Great Cities A Must, So Tax Superrich Hard, Everywhere.

Shallowness of thinking is a sin. Many view it as a creature’s comfort., though (“Thus spoke the Tyranosopher”). OK, not a sin in the Bible (otherwise the Bible would have put itself out of business!). But it’s a dangerous consequence, and temptation from the Internet and “multitasking”. For shallow thinking one of my reference is Paul Krugman, the most respected “liberal” (USA) or “progressive” (anywhere else) in America and Europe.

Krugman wrote “Inequality and the City” an editorial, where he depicted the success of New York, and pointed, all too moderately, and somewhat disingenuously to its features. Here he goes, with a striking disinformation hook at the end:

“New York, New York, a helluva town. The rents are up, but the crime rate is down. The food is better than ever, and the cultural scene is vibrant. Truly, it’s a golden age for the town I recently moved to — if you can afford the housing. But more and more people can’t.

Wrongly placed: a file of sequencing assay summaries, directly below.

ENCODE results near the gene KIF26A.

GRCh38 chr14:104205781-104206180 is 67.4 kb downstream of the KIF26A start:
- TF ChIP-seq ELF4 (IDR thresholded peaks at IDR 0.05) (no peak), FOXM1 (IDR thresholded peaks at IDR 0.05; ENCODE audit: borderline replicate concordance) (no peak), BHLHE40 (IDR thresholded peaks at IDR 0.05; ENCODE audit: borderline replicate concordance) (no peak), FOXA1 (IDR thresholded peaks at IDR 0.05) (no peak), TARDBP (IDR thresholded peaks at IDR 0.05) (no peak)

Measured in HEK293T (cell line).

Rich Gets Into More Expensive Housing, Low Lives Sleep Outside

Rich Gets Into More Expensive Housing, Low Lives Sleep Outside

And it’s not just New York. The days when dystopian images of urban decline were pervasive in popular culture — remember the movie “Escape from New York”? — are long past. The story for many of our iconic cities is, instead, one of gentrification, a process that’s obvious to the naked eye, and increasingly visible in the data.

Specifically, urban America reached an inflection point around 15 years ago: after decades of decline, central cities began getting richer, more educated, and, yes, whiter. Today our urban cores are providing ever more amenities, but largely to a very affluent minority.

But why is this happening? And is there any way to spread the benefits of our urban renaissance more widely?

Let’s start by admitting that one important factor has surely been the dramatic decline in crime rates. For those of us who remember the 1970s, New York in 2015 is so safe it’s surreal. And the truth is that nobody really knows why that happened.”

Did he really say that? “Nobody really knows why” New York became safer? Really? Never heard of Mayor Giuliani? (Giuliani was several times presidential candidate.) He was tough on crime, strong on “profiling”.

The USA has the highest incarceration rate in the world (with the Seychelles islands). Eight million people are under justice supervision. Police brutality helped. This may be why nobody Politically Correct knows why New York is so much safer; nobody wants to know why. Hard thinking is always uncomfortable.